Safely probing the chemistry of Chernobyl nuclear fuel using micro-focus X-ray analysis†
Detailed chemical analysis of the solidified molten fuel still residing in the stricken Chernobyl reactor unit 4 are inferred using multi-modal micro-focus X-ray analysis of a low-radioactivity proxy. A fascinating mixture of molten UO2, nuclear fuel cladding, concrete, stainless steel and other nuclear reactor components, these materials behaved like lava, solidifying to form a complex, highly radioactive glass-ceramic. Using element-specific chemical probes (micro-X-ray fluorescence and X-ray absorption spectroscopy), coupled with micro-diffraction analysis, the crystalline phase assemblage of simulants of these heterogeneous materials was established, which included “chernobylite” and a range of compositions in the (U1−xZrx)O2 solid solution. Novel insight to nuclear accident fuel chemistry was obtained by establishing the oxidation state and local coordination of uranium not only in these crystalline phases, but uniquely in the amorphous fraction of the material, which varied depending on the history of the nuclear lava as it flowed through the reactor. This study demonstrates that micro-focus X-ray analysis of very small fractions of material can yield rich chemical information, which can be applied to nuclear-melt down materials to aid decommissioning and nuclear fuel management at nuclear accident sites.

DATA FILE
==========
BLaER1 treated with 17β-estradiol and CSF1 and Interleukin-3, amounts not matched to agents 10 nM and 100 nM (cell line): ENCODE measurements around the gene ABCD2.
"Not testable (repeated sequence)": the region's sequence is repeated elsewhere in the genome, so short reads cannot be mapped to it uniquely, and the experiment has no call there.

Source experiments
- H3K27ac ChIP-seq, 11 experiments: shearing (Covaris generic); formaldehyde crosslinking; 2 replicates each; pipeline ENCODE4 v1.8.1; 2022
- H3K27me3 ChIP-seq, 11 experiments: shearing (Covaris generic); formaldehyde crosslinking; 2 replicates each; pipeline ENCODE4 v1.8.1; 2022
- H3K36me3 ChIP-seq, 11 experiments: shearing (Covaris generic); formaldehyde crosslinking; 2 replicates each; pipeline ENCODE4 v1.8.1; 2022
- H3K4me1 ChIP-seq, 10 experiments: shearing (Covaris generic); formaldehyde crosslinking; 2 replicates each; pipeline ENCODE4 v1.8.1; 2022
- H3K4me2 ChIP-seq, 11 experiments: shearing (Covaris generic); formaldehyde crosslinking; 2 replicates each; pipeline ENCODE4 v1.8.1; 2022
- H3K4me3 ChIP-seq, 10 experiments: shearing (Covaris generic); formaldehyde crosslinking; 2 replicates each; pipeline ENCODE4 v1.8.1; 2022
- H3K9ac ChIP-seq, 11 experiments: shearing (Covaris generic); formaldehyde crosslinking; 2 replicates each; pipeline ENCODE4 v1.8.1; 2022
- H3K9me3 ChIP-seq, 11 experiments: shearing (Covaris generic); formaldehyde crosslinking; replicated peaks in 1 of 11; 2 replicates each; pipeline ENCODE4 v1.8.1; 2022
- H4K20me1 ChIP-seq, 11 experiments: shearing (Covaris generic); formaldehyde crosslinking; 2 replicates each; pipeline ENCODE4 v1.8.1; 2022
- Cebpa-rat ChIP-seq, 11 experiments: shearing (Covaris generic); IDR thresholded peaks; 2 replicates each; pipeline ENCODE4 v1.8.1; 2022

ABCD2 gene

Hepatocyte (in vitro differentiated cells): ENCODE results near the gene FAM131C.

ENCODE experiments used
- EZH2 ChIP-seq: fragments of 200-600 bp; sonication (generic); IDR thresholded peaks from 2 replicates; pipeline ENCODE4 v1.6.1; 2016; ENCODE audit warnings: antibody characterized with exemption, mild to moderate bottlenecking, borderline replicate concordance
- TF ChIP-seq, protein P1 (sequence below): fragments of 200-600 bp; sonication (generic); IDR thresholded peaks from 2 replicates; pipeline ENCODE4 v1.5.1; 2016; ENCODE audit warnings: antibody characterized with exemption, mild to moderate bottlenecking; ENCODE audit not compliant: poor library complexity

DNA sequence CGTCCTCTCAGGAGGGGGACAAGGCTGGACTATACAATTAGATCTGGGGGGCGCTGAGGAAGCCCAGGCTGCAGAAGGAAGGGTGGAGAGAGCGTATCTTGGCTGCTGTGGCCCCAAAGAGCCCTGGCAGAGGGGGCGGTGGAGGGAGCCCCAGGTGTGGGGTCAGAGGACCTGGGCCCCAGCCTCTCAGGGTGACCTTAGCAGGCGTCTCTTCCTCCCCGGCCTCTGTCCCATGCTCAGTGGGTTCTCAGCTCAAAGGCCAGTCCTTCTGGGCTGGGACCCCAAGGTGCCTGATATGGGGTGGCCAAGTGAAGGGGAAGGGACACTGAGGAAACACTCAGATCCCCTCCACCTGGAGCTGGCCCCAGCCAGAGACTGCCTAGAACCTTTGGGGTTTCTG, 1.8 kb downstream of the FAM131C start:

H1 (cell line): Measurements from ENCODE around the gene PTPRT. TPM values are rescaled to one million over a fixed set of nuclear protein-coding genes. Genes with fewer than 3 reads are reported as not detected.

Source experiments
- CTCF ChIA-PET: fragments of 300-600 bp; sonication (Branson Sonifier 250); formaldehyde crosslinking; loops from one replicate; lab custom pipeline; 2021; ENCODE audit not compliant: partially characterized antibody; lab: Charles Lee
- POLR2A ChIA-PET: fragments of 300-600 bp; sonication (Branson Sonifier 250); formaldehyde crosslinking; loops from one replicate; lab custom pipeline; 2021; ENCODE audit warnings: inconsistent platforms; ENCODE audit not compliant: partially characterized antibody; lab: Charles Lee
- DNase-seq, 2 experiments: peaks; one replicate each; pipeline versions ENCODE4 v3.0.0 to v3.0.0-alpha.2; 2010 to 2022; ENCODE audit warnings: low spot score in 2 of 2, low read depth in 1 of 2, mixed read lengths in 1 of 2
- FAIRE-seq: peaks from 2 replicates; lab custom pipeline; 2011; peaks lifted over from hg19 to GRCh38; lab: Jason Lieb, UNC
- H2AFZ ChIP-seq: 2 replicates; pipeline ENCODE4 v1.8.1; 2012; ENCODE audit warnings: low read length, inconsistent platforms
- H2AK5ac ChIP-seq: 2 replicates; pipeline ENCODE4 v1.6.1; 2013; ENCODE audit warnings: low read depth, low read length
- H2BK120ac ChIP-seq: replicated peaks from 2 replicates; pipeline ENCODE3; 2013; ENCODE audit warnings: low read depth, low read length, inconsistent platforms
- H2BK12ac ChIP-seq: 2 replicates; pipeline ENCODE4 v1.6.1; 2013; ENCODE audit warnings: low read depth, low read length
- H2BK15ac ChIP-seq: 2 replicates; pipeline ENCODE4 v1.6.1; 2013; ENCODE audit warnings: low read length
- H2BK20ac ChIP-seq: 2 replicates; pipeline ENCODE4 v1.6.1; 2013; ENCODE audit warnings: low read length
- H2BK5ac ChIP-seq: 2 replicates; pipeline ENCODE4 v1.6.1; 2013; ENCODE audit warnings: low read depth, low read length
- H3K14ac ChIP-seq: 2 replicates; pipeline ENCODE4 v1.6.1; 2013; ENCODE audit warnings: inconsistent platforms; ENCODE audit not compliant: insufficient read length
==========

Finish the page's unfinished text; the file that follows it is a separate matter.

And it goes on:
- This article is part of the themed collection: Recent Open Access Articles